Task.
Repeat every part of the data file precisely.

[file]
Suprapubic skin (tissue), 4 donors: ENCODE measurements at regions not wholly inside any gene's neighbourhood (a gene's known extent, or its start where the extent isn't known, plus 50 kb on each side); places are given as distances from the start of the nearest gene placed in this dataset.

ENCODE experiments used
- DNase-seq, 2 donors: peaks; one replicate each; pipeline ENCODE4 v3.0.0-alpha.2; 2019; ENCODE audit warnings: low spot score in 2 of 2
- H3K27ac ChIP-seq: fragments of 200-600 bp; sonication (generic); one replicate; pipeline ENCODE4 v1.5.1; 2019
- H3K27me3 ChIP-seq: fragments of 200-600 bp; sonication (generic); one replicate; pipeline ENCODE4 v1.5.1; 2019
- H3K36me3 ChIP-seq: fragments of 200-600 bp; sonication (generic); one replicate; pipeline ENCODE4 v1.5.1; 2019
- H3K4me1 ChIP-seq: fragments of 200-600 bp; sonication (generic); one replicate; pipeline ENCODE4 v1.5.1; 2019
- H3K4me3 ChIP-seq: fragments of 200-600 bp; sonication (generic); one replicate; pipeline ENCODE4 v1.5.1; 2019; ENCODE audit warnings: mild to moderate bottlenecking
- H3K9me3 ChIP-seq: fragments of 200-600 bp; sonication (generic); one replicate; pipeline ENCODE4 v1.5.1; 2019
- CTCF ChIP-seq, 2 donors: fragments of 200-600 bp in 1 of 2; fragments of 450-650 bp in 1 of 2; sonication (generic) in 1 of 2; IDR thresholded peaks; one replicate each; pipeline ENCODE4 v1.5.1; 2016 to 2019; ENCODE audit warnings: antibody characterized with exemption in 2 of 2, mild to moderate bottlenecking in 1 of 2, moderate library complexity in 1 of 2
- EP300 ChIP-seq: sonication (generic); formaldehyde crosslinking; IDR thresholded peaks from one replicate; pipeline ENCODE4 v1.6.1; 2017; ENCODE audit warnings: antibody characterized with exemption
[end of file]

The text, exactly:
Suprapubic skin (tissue), 4 donors: ENCODE measurements at regions not wholly inside any gene's neighbourhood (a gene's known extent, or its start where the extent isn't known, plus 50 kb on each side); places are given as distances from the start of the nearest gene placed in this dataset.

ENCODE experiments used
- DNase-seq, 2 donors: peaks; one replicate each; pipeline ENCODE4 v3.0.0-alpha.2; 2019; ENCODE audit warnings: low spot score in 2 of 2
- H3K27ac ChIP-seq: fragments of 200-600 bp; sonication (generic); one replicate; pipeline ENCODE4 v1.5.1; 2019
- H3K27me3 ChIP-seq: fragments of 200-600 bp; sonication (generic); one replicate; pipeline ENCODE4 v1.5.1; 2019
- H3K36me3 ChIP-seq: fragments of 200-600 bp; sonication (generic); one replicate; pipeline ENCODE4 v1.5.1; 2019
- H3K4me1 ChIP-seq: fragments of 200-600 bp; sonication (generic); one replicate; pipeline ENCODE4 v1.5.1; 2019
- H3K4me3 ChIP-seq: fragments of 200-600 bp; sonication (generic); one replicate; pipeline ENCODE4 v1.5.1; 2019; ENCODE audit warnings: mild to moderate bottlenecking
- H3K9me3 ChIP-seq: fragments of 200-600 bp; sonication (generic); one replicate; pipeline ENCODE4 v1.5.1; 2019
- CTCF ChIP-seq, 2 donors: fragments of 200-600 bp in 1 of 2; fragments of 450-650 bp in 1 of 2; sonication (generic) in 1 of 2; IDR thresholded peaks; one replicate each; pipeline ENCODE4 v1.5.1; 2016 to 2019; ENCODE audit warnings: antibody characterized with exemption in 2 of 2, mild to moderate bottlenecking in 1 of 2, moderate library complexity in 1 of 2
- EP300 ChIP-seq: sonication (generic); formaldehyde crosslinking; IDR thresholded peaks from one replicate; pipeline ENCODE4 v1.6.1; 2017; ENCODE audit warnings: antibody characterized with exemption